Next we had the macro in - dug the holes for the ten central pillars for the house, and installed two sseptic tanks.
~09.jpg
One of the reo cages on luk bun at the bottom of the 1 m X 1 m X 1 m post holes. Minimum of 5 cms clearance from reo all round.
~10.jpg
Rendering the outer garage wall, inside and outside.
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Painting the guttering - suay suay.
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The rear of the garage houses my workshop, as well as the laundry and a toilet. As we had already poured the 40 X 40 cm footing for the rear wall, a toilet with an S-trap wouldn't do. We needed one with a P-trap (no pun intended) with an exit thru the back wall. Only ones we could find were a few 'American Standard' brand (made in Thailand) suites, which are usually used in multi-storey buildings. So we bought a THB 5K version, but when shopping we fell in love with this Chinese made suite (S-trap, one peice, low tank profile, dual-flush, soft close etc.) @ THB 2.4 K and bought it for the upstairs (in our split-level design) ensuite - and it came with a free wash basin! Haven't decided yet on the downstairs main bathroom toilet, but thinking that the Chinese one will win out (haven't poured footings there yet).
~13.jpg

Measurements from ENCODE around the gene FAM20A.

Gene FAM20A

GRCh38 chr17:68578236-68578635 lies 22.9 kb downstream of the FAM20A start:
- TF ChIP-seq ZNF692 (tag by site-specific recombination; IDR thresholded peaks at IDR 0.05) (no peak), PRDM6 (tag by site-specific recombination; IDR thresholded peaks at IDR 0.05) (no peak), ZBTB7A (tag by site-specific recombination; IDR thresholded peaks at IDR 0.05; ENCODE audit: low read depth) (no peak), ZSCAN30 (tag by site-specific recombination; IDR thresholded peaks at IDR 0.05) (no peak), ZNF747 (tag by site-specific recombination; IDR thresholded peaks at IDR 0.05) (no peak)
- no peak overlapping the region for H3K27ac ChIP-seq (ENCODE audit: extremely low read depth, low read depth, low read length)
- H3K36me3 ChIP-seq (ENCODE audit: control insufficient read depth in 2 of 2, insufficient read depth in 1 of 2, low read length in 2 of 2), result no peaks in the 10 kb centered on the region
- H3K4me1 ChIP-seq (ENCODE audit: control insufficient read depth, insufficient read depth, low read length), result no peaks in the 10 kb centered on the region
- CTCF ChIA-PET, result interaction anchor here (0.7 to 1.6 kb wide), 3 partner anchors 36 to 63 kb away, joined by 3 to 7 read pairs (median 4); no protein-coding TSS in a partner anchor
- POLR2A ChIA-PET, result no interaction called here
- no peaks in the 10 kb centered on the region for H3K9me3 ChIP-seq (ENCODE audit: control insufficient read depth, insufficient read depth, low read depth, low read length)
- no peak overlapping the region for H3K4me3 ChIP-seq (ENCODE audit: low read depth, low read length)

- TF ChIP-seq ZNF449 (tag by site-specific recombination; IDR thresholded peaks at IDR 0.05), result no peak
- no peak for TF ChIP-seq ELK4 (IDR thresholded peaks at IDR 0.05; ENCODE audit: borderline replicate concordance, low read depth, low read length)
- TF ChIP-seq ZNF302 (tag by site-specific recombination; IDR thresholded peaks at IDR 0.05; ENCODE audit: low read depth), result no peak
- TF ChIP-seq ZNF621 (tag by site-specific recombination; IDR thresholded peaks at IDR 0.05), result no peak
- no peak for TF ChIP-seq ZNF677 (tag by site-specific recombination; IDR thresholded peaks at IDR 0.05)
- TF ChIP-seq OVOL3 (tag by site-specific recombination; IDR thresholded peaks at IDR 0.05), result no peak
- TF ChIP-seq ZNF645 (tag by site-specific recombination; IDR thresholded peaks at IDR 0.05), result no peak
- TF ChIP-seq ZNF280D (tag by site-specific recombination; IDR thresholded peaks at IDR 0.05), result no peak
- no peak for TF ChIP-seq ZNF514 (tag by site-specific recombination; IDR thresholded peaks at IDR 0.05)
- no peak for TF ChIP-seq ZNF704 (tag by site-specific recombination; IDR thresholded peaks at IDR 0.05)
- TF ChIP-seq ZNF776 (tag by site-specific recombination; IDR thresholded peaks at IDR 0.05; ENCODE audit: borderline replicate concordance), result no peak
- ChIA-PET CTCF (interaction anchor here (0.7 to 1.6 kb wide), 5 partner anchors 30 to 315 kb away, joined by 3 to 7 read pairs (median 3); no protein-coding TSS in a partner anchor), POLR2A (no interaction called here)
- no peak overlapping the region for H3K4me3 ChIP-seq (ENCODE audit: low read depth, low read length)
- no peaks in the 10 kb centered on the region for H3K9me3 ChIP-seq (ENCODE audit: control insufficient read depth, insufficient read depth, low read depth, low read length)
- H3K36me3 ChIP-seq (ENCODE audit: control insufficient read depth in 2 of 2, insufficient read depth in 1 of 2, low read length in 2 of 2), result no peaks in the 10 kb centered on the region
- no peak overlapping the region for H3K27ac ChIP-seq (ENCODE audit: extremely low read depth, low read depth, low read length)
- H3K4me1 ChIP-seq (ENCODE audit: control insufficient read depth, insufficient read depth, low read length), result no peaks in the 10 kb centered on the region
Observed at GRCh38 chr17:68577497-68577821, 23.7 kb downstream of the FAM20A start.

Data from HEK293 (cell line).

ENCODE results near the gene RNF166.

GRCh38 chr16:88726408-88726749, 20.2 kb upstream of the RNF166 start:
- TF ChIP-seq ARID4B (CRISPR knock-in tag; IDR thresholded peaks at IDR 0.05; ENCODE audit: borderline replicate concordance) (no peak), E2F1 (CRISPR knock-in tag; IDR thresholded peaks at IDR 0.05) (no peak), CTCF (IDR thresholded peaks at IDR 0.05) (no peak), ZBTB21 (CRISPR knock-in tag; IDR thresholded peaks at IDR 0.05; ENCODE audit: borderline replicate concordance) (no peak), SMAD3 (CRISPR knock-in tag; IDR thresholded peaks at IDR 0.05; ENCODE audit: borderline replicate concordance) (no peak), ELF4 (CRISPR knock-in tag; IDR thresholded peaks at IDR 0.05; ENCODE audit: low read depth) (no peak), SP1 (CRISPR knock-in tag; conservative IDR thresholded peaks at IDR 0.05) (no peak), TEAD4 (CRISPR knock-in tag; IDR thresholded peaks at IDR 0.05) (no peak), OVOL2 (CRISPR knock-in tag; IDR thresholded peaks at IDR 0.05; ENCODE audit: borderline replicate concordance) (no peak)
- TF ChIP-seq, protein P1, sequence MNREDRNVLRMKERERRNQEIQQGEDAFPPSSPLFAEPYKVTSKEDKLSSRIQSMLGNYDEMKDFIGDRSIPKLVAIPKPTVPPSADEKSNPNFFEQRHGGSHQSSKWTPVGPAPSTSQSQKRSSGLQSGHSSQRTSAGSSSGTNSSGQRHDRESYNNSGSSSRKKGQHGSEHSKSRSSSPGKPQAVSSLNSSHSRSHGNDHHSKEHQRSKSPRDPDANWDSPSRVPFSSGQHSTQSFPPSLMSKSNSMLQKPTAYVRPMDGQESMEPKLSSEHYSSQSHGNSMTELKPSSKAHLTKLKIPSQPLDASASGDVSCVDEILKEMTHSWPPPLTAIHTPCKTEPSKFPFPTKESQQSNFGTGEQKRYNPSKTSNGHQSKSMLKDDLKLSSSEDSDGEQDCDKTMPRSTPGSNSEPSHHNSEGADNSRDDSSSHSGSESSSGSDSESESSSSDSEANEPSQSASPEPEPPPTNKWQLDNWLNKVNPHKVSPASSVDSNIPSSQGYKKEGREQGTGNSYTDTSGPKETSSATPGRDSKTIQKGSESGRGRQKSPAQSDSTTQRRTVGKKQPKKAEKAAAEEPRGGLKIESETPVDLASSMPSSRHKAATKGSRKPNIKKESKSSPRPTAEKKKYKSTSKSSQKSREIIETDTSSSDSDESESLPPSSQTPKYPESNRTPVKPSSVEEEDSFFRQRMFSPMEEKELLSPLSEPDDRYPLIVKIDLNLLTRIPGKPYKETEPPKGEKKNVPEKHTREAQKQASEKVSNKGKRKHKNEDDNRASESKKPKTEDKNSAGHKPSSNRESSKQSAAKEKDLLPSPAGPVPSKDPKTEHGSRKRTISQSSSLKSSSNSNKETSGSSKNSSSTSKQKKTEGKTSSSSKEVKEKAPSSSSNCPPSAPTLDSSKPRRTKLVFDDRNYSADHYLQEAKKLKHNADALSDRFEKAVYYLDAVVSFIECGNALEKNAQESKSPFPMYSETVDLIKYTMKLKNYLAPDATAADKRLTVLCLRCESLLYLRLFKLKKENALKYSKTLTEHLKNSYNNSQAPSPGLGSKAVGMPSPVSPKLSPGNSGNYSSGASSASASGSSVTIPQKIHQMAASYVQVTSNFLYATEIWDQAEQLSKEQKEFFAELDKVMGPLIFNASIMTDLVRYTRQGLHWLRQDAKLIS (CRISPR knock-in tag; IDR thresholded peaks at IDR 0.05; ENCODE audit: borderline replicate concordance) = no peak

There is a lot to describe in this picture. Firstly, this inner garage wall will have a 7 cm cavity between it and the main house southern wall. The bottom four courses of the house wall will duplicate those of the garage wall , with reinforcement etc. for load-bearing capacity. The breathing holes visible in this wall will be duplicated in the house wall to provide sub-floor ventilation under the pan poon floor in the house upper level (raised 80 cm). Our ladies did most of the block laying, and as these 15 cm blocks are extremely heavy, we pay them a loading of 10% whenever they work with these blocks. But the course the guys on the left are laying was just too heavy for the ladies. This course forms a bond beam (just like course #4, with the webbing cut out of the top of the blocks. However, to stop concrete simply falling thru the cores, we placed 26 blocks on a plastic sheet and filled the cores with 5-6 cms of concrete on the ground in the morning. In the afternoon, it had set enough to lay them in the 17th course, then the 12 mm steel bar was laid across the top, tied into the posts with epoxy and welded to the vertical reinforcing steel, after which the blocks were core filled with concrete. To my mind, this is the simplest, most cost-effective and efficient way to make a bond beam in a masonry wall.